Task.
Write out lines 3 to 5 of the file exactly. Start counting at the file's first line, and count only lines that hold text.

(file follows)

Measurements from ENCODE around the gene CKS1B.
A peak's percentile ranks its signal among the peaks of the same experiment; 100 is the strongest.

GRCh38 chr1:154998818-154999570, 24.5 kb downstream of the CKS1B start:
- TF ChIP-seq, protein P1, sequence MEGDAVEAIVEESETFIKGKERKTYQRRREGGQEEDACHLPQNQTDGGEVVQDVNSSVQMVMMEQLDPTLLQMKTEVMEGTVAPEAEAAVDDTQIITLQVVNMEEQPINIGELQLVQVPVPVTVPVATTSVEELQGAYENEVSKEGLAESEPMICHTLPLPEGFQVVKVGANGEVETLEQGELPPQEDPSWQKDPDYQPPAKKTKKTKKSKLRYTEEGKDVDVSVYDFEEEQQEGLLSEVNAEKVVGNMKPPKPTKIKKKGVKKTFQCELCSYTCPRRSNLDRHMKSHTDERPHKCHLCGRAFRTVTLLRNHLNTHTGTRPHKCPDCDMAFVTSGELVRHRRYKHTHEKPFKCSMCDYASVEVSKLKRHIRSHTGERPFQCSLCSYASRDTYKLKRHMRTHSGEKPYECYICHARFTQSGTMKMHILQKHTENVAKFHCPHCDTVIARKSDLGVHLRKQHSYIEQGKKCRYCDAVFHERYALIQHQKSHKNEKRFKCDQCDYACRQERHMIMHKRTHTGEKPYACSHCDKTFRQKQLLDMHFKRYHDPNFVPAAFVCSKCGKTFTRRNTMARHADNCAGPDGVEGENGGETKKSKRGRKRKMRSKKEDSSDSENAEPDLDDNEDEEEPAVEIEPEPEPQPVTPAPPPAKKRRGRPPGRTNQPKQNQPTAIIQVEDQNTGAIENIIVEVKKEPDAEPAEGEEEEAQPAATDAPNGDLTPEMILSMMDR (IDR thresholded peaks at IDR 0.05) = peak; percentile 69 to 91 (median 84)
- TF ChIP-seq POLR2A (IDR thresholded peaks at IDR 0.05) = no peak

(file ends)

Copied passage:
GRCh38 chr1:154998818-154999570, 24.5 kb downstream of the CKS1B start:
- TF ChIP-seq, protein P1, sequence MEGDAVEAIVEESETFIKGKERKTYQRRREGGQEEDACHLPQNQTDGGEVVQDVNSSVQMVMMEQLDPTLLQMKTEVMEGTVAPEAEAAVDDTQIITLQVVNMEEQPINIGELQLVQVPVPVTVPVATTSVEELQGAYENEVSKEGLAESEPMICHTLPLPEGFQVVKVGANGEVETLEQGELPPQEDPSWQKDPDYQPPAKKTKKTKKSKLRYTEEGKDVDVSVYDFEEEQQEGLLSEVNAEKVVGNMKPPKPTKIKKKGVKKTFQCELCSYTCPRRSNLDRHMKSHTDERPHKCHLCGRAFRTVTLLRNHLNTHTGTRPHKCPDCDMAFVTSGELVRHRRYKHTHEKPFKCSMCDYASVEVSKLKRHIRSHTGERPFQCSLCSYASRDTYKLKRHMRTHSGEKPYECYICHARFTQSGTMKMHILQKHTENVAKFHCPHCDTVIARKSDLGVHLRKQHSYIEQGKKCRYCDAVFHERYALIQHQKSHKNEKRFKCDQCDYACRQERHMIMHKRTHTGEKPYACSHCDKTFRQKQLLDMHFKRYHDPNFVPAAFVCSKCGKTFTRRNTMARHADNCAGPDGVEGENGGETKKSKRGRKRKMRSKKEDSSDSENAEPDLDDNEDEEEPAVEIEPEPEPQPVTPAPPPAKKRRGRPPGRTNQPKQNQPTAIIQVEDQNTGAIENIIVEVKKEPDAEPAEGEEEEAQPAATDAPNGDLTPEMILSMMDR (IDR thresholded peaks at IDR 0.05) = peak; percentile 69 to 91 (median 84)
- TF ChIP-seq POLR2A (IDR thresholded peaks at IDR 0.05) = no peak